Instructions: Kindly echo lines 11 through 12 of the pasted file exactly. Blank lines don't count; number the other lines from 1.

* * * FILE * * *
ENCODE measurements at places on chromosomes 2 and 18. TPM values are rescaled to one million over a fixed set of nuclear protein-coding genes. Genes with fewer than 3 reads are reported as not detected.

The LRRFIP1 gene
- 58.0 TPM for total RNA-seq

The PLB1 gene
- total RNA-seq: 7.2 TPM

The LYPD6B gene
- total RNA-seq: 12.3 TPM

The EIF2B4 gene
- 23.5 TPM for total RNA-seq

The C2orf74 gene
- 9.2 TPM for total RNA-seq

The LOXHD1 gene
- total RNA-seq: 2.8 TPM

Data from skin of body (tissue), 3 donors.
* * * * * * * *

- 9.2 TPM for total RNA-seq

The LOXHD1 gene